Twenty years ago, I was the chief marshal of the 1993 Harvard Commencement, an office bestowed every year on a member of the twenty-fifth reunion class. The Commencement speaker and chief honorary degree recipient that year was General Colin Powell, at the time the chairman of the Joint Chiefs of Staff. In the aftermath of the Gulf War, Harvard was honoring General Powell not only for his military accomplishments but for his great American life story.

In the interval between General Powell’s selection and the approach of Commencement, something had happened. The question of gays in the military had become a matter of raging political controversy, and Congress, with the support of General Powell and President Clinton, had adopted the much-despised and, in retrospect, preposterous “don’t ask, don’t tell” policy. This policy permitted gay men and lesbians to serve only so long as they kept secret an essential part of their personal identity.

Beyond regarding the policy as silly, I had not given it a lot of thought by the time I started getting calls from classmates after General Powell’s selection had been announced. I knew some of these classmates, but not most of them. I’m gay, these classmates told me. And they asked: How can I possibly participate in a ceremony honoring someone who embodies a policy that withholds dignity and respect from men and women who want only to serve their country? How can I enjoy my reunion?

These calls were remarkable because I had never had a personal conversation of any kind with these callers. As I perhaps need to remind younger members of the audience, most gay people were not out to near strangers in 1993. Certainly back in our college days, a number of gay classmates were not yet out to themselves or, if they were, didn’t casually share this information with others. So the calls I was getting reflected a degree of pain and urgency that I couldn’t ignore. It just seemed unthinkable that classmates would feel excluded from their own twenty-fifth reunion, and I was certain that Harvard had not anticipated or intended anything like this result when it chose to honor Colin Powell.

So I turned to my friend Margaret Marshall, who was then Harvard’s general counsel [and was married to Anthony Lewis; in 2003, as Chief Justice of the Massachusetts Supreme Judicial Court, she wrote the majority opinion in Goodridge v. Department of Public Health that recognized same-sex marriage in the Commonwealth]. She and President Neil Rudenstine let it be known that they were sympathetic to the dismay of my classmates and of others who were expressing similar reactions. The Harvard administration opened its door to anyone who wanted to come in and talk about the situation and about what type of public display at Commencement might be appropriate. The administration let it be known that a public protest at Commencement would be acceptable, as long as it was civil and non-disruptive.

Against this background, my classmates gathered for the week-long reunion. Of course, classmates without a personal stake in the issue were generally unaware of what had been taking place. Gay members of the class engaged others in serious conversation. For many straight members of the class, it was the first time they had participated in such conversations. Don’t forget that Lawrence v. Texas, the Supreme Court decision that freed homosexuality from the stigma of criminalization, was still a decade in the future.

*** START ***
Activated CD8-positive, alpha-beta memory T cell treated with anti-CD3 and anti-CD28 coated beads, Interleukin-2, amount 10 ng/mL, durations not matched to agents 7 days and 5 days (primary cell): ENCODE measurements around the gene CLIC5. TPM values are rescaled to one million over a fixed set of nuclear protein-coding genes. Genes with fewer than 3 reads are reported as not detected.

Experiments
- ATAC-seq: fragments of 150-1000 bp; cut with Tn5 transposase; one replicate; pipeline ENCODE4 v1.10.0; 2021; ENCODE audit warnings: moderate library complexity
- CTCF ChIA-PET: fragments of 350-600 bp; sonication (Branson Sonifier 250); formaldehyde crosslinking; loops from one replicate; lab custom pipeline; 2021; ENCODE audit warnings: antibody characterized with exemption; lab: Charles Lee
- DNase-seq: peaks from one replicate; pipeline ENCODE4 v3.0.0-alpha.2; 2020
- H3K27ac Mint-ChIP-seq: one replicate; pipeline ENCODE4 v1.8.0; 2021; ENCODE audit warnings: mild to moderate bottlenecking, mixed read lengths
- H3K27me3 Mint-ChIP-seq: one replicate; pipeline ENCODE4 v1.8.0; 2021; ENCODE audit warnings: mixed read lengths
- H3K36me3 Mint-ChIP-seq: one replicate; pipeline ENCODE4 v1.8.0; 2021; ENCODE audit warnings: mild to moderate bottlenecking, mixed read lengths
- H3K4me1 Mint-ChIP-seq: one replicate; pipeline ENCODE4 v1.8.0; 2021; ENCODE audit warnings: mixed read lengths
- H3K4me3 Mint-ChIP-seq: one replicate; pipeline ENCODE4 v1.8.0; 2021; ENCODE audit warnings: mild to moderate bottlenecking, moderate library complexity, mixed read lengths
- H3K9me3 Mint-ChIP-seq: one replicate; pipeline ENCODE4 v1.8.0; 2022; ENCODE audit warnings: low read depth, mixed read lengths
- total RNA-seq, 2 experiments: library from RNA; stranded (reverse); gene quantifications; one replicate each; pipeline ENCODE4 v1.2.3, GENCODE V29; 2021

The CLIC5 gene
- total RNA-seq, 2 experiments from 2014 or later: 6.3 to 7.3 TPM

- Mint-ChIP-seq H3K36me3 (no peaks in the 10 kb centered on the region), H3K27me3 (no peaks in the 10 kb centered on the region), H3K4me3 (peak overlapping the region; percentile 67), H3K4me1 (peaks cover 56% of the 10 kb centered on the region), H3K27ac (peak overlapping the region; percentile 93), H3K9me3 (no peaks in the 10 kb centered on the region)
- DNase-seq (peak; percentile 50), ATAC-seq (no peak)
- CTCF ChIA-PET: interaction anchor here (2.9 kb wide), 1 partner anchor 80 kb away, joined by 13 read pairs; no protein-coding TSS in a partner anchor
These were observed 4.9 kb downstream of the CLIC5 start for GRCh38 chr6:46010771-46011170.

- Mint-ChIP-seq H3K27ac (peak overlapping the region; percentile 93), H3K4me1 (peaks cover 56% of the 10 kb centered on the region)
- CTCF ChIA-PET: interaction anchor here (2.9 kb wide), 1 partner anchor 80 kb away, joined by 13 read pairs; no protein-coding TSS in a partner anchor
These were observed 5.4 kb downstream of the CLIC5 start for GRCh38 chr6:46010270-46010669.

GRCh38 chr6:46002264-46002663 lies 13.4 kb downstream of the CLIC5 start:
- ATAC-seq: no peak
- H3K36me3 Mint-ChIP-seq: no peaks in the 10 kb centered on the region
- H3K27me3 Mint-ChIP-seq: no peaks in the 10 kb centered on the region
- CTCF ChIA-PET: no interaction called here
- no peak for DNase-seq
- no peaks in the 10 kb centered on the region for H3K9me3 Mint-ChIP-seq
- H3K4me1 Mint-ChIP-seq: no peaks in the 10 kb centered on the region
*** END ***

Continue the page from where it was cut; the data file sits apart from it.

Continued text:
One of my more pleasant duties as chief marshal was to select classmates to be invited to the lunch preceding the afternoon Commencement exercises. I invited one of my very out classmates, who arrived in his top hat and tails, festooned with banners and buttons proclaiming the gay-rights cause and denouncing “don’t ask, don’t tell.” He went up to Colin Powell, whose uniform was festooned with a general’s stars and medals. What a picture this pair made. “General Powell,” my classmate said, “I look forward to the day when this issue no longer divides us.”

It was a gutsy move. For all my classmate knew, General Powell would spurn him, cut him dead. Instead, the general embraced him with both arms, and replied: “So do I, and I hope that day comes sooner rather than later.” My classmate was so taken aback and touched by this response that he had tears in his eyes as he recounted it to me. Word of the encounter spread quickly among the gay community as the crowd gathered in Tercentenary Theatre that afternoon for General Powell’s speech. The mood had shifted: the anxiety and incipient anger were gone. When General Powell got up to speak, some of my classmates stood in silent, dignified protest. The general acknowledged them graciously. What might have been an experience of pain and isolation became instead one of solidarity and community. [Read Harvard Magazine's coverage of the 1993 Commencement exercises, including General Powell's address and the protest, here. It is also available in the sidebar, above].

All these years later, that week remains one of the most vivid experiences of my life. I saw connections being made among people who, while they had a Harvard degree in common, had been in a basic sense strangers to one another as they moved through adulthood. It seemed to me that as we stood on the cusp of middle age, wounds that for too long had gone unacknowledged were at last being recognized and healed. At the close of that reunion week, when I was invited to this stage to say a few parting words, I said that Harvard, without the slightest intent, and through an accident of history, had nonetheless managed to bring us together in a way that no one could have scripted and no one would ever forget. We were, as always, but in a new way, in Harvard’s debt.

Greenhouse reflected on that experience, and others, to categorize the ebbs and flows—the sentences and parentheses—as America, and its Supreme Court, work their way through periods of social progress and of pauses, consolidations, or even, in her view, regressions. Considering the court’s role as a leader or follower, she said, “it seems to me that it’s one thing to refrain from leading, and another to reach out to unravel settlements reached elsewhere in the political system, settlements by which we have agreed to live with one another in a complex and increasingly diverse society.”

At the conclusion of the exercises, Reverend Smith gave the benediction.